As the U.S. government shutdown enters its fourth week, producers and analysts are forced to lean on media and industry resources to illuminate the information void left by a partially-funded USDA, which cannot publish its critical economic reports until the agency receives full funding again. Fortunately, groups like U.S. Wheat Associates (USW) have many other sources on estimated planted area, so they can approximate the direction of winter wheat and spring wheat planting trends year over year. Winter wheat acres, for 2019 harvest, are expected to fall slightly below planting levels for 2018 harvest, while spring wheat acres, planted in the coming months, are expected to rise above 2018 levels.
A Reuters poll of commercial export analysts, published on Jan. 8, 2019, estimated total winter wheat seedings for the 2019 harvest at 32.3 million acres (MA), down nearly 1 percent year over year. This figure falls slightly below USDA ERS data, last updated Dec. 12, 2018, which indicates winter wheat area could total 33.0 MA. The poll’s averaged estimates predict nearly uniform area reductions for all winter wheat classes. Other sources expect a steeper decline in winter wheat acres. Informa Economics forecasts a 1 MA decline year over year at 31.5 MA. However, Justin Gilpin, chief executive officer of Kansas Wheat, believes total U.S. winter wheat acres will remain relatively steady year over year.
The Reuters analyst poll estimated 2019 hard red winter (HRW) seeding area at 22.7 MA, down from 22.9 MA planted for 2018 harvest. Gilpin expects a 10 percent decrease in HRW acres in Kansas, Oklahoma and Texas due to extremely wet conditions which delayed the soybean harvest and in turn HRW planting. However, he expects an uptick in HRW planted area in northern states, which would partially offset reduced area in the south. Paul Morano, Syngenta’s Head of Key Accounts for wheat, indicates the company saw increased sales of HRW seed last season, but believes HRW acres will remain relatively steady year over year. This reinforces Gilpin’s point in an interview with The Western Producer on Jan. 10, 2019, that HRW seeded area could be flat despite original grower intentions to plant more.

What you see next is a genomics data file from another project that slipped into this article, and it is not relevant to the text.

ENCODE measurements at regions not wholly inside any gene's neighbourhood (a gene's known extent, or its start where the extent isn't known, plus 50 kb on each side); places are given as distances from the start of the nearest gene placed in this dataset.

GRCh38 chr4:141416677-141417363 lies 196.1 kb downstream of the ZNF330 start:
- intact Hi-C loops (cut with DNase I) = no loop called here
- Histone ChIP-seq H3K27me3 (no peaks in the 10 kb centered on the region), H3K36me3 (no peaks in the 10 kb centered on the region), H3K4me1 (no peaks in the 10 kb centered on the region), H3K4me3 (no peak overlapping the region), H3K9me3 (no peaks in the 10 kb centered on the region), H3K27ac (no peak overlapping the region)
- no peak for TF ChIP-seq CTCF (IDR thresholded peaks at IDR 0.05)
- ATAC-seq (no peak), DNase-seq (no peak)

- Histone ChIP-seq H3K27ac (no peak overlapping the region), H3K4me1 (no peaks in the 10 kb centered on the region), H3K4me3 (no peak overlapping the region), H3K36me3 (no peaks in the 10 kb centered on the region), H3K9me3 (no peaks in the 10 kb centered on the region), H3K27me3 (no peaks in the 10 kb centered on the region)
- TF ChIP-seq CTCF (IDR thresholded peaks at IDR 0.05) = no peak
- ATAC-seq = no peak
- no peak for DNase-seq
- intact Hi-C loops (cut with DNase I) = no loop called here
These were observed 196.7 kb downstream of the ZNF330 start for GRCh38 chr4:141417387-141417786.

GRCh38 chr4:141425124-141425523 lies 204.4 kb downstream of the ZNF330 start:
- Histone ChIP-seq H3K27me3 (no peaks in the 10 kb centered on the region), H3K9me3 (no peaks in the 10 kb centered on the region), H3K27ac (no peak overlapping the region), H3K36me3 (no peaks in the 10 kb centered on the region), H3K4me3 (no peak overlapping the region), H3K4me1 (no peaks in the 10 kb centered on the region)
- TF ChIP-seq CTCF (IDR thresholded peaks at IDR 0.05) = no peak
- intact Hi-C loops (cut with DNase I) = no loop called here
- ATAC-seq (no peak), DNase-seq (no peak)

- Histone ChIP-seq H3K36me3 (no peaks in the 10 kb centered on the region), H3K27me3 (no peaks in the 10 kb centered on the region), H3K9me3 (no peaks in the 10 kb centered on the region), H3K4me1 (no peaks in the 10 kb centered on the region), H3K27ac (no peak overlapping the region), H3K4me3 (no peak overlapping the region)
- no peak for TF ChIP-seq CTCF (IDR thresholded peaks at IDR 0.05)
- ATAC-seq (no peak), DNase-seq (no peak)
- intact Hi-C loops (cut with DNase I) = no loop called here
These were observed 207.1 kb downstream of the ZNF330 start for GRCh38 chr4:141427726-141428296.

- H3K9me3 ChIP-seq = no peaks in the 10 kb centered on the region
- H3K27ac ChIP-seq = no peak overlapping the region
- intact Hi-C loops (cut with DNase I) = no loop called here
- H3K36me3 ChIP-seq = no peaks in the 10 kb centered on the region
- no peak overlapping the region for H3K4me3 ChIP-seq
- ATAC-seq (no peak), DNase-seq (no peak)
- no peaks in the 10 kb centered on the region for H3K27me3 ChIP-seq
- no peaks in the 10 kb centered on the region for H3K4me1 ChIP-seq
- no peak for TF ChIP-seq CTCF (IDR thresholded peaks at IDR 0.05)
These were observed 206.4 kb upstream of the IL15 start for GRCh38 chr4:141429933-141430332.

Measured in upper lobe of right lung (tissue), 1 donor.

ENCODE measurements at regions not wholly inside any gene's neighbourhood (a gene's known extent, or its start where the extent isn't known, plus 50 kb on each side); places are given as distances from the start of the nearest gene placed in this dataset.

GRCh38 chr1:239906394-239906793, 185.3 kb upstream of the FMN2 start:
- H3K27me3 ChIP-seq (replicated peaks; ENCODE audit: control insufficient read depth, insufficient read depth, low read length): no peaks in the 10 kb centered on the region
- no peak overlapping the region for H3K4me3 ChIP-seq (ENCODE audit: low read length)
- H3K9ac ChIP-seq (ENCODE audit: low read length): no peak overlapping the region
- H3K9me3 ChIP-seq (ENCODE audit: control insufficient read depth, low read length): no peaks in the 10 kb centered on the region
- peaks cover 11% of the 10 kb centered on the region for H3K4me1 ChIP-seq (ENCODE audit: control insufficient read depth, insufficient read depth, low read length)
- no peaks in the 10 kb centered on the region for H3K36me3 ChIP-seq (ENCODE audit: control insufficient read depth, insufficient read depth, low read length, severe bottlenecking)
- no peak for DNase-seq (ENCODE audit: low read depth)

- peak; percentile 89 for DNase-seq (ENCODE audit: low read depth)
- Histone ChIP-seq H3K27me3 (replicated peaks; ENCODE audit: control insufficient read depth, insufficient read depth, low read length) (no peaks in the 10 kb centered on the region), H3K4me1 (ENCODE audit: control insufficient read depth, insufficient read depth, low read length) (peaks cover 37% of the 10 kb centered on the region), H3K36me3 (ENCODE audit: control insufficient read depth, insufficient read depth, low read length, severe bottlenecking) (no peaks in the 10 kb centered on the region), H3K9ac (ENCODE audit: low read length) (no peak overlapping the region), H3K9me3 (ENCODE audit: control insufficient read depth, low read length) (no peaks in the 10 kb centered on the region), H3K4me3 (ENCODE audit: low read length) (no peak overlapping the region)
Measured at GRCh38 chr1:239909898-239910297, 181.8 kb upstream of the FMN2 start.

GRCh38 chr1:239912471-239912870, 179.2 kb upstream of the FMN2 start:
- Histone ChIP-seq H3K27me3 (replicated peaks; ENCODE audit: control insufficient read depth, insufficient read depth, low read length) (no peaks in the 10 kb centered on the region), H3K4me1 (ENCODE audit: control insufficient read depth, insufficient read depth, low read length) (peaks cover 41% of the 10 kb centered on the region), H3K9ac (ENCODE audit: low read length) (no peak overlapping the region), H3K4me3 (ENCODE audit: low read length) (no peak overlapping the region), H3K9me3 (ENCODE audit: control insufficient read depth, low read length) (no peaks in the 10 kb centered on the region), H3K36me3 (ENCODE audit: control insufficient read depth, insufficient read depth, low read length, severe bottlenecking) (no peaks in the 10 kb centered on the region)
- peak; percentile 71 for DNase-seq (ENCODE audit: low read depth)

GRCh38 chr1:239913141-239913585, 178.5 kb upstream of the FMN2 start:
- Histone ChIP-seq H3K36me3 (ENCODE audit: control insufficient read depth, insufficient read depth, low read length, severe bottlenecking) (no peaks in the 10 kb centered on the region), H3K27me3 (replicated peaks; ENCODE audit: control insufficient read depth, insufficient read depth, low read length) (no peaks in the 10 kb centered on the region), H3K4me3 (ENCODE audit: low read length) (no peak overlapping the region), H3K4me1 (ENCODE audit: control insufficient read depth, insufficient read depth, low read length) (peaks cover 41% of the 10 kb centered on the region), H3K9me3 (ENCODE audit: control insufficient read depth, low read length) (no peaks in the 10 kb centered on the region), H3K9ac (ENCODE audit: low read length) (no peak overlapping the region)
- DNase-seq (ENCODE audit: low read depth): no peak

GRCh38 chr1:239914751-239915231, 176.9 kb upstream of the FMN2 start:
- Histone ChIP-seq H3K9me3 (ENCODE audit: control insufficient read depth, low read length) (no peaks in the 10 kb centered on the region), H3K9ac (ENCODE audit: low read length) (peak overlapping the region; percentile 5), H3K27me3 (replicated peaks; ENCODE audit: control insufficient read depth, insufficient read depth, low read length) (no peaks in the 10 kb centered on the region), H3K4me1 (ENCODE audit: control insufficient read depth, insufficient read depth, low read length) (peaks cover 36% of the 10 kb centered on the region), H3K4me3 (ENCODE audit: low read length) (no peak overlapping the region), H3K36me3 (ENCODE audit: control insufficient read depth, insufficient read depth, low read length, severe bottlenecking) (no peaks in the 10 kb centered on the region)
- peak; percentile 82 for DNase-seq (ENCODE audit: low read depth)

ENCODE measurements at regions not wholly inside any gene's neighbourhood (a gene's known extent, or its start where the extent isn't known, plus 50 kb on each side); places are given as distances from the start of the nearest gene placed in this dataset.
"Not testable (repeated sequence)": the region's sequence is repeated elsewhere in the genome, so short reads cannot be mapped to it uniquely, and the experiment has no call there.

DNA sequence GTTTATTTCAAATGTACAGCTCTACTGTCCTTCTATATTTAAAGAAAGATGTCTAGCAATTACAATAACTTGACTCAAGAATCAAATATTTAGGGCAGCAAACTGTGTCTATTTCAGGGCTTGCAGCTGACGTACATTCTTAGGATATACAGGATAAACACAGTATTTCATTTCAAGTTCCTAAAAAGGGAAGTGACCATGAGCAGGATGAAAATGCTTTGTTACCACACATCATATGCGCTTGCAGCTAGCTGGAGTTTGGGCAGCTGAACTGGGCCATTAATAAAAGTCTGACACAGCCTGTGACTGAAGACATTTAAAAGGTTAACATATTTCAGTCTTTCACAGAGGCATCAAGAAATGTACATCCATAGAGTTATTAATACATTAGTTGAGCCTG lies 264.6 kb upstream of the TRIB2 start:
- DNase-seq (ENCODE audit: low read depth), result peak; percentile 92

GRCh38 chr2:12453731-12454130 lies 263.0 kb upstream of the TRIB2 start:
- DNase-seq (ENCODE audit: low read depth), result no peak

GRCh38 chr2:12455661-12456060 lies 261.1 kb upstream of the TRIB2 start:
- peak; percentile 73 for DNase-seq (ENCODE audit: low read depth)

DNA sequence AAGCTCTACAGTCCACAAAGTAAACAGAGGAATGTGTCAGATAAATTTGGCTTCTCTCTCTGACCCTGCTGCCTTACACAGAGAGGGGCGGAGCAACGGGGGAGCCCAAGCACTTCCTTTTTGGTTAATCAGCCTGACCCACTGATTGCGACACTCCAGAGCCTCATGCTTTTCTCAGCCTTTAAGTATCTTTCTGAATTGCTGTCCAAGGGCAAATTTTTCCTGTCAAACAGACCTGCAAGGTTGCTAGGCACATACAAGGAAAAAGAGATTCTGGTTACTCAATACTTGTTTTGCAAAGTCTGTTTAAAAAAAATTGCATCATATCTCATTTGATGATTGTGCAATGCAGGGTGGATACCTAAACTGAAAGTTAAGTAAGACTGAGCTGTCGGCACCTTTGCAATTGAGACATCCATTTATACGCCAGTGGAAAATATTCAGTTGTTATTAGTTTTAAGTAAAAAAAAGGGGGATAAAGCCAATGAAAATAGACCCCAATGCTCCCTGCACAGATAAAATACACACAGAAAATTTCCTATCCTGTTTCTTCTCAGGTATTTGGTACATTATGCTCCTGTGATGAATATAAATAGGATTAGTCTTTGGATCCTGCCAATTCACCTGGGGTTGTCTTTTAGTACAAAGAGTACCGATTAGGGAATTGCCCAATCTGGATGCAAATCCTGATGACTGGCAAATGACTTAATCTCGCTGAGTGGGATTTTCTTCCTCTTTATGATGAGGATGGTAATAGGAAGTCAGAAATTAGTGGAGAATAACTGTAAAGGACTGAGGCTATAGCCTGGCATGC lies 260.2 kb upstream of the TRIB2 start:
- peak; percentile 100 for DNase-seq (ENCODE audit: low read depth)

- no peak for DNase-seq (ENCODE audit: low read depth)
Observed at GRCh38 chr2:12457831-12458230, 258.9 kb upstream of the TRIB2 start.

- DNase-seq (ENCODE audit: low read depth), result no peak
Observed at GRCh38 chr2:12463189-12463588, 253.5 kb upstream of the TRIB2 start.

Planted area for soft red winter (SRW) could land in the neighborhood of 6.02 MA according to the Reuters poll, down year over year from 6.08 MA. The Reuters poll delivered a degree of optimism for SRW seeded acres compared to other industry expectations. Morano believes that a reduction of 600,000 to 1 million acres (around 10 percent below 2018 levels) for SRW is likely due to the same wet conditions that impeded HRW planting for 2019.
USW’s informal survey indicates that hard red spring (HRS) planted area is likely to increase over 2018 levels of 10.5 MA. These estimates fall in line with the latest USDA ERS prediction of 12.7 MA as of Dec. 12. A 17 percent increase in HRS planted area year over year is certainly possible given current market conditions and other industry indicators. HRS in the Northern Plains competes for acreage with other lucrative commodities like corn and soybeans. However, HRS becomes a more alluring alternative up north as low corn prices and volatile trade conditions for soybeans persist into 2019, while average farm gate prices for HRS hold at or above the 5-year average for the first five months of MY 2018/19.
Syngenta’s Morano cites “extremely strong demand for HRS seed this early in the year” as a good indication that growers anticipate expanding their HRS acres, barring an unforeseen weather or market event. Red River Farm Network, covering the Dakotas and northwestern Minnesota, also reported that WestBred, a division of Bayer Crop Science, has already sold out of seed for several key varieties of spring wheat earlier than anticipated.
Source: U.S. Wheat Associates, USDA